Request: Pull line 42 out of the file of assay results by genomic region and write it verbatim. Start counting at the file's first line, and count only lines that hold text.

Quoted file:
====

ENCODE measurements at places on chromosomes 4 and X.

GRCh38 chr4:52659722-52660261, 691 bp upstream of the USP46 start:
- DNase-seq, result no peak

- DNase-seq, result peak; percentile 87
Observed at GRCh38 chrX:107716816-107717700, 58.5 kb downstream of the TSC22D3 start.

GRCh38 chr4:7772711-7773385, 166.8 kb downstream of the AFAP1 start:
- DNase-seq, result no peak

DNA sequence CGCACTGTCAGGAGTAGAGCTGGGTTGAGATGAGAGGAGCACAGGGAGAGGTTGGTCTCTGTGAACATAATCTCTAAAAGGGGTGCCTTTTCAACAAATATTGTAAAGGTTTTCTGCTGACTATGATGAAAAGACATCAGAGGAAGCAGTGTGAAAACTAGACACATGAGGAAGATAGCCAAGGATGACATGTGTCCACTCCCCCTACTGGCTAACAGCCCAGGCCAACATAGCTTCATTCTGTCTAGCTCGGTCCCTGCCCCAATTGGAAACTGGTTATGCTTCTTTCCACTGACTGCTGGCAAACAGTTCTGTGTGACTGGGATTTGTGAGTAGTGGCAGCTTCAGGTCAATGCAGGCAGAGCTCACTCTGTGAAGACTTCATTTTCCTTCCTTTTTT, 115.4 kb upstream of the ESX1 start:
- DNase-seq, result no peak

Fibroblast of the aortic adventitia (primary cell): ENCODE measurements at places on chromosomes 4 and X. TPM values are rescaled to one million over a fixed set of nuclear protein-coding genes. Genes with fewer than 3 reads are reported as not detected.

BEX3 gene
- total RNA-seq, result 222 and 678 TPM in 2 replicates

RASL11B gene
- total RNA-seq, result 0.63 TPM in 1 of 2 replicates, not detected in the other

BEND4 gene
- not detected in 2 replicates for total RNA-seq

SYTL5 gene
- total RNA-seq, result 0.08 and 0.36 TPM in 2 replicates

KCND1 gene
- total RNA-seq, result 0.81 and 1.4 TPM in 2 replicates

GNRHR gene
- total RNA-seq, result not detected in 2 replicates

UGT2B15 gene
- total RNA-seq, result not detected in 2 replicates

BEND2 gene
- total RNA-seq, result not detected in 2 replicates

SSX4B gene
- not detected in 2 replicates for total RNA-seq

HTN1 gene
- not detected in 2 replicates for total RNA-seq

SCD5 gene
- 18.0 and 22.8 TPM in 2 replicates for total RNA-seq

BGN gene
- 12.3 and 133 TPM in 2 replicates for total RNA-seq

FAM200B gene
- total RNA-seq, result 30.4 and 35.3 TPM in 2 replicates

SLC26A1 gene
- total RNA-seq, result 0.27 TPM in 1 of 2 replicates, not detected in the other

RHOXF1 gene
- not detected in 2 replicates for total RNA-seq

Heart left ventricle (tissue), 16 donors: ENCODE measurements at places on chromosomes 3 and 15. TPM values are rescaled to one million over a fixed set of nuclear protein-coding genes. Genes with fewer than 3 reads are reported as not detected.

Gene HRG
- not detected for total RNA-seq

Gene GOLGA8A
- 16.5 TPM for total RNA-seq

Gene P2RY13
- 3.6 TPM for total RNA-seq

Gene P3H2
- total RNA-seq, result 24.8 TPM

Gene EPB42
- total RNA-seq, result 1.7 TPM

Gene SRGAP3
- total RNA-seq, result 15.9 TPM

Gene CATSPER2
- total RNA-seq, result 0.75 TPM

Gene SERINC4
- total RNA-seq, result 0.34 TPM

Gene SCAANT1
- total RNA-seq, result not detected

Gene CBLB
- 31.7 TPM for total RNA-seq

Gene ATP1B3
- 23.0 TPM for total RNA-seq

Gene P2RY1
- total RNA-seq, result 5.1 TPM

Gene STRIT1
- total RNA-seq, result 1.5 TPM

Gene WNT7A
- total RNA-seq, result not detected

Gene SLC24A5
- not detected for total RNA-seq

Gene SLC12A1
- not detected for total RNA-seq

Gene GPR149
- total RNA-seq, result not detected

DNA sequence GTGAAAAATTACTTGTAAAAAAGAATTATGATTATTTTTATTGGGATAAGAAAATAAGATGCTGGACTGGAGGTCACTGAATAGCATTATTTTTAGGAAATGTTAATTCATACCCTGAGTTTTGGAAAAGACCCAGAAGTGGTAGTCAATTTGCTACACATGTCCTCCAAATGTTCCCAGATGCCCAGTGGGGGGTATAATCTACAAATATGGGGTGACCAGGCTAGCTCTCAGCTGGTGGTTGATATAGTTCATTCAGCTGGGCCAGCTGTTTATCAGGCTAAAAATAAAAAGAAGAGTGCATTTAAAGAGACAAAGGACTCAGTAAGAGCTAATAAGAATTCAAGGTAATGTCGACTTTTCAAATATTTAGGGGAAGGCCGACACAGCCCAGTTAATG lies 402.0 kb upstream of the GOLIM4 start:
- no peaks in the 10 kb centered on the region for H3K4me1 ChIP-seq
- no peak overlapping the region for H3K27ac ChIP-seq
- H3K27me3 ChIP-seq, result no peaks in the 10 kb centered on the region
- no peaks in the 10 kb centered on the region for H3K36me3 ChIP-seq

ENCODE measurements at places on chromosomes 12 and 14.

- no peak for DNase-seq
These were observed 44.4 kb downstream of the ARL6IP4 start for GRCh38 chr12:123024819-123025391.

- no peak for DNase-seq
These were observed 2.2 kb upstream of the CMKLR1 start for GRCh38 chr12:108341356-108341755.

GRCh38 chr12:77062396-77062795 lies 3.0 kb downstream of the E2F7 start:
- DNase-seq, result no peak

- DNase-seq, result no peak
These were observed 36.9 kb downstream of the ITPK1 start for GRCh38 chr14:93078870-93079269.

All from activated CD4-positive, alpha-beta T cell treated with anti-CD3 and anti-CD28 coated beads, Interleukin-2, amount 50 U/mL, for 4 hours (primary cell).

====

Gene HRG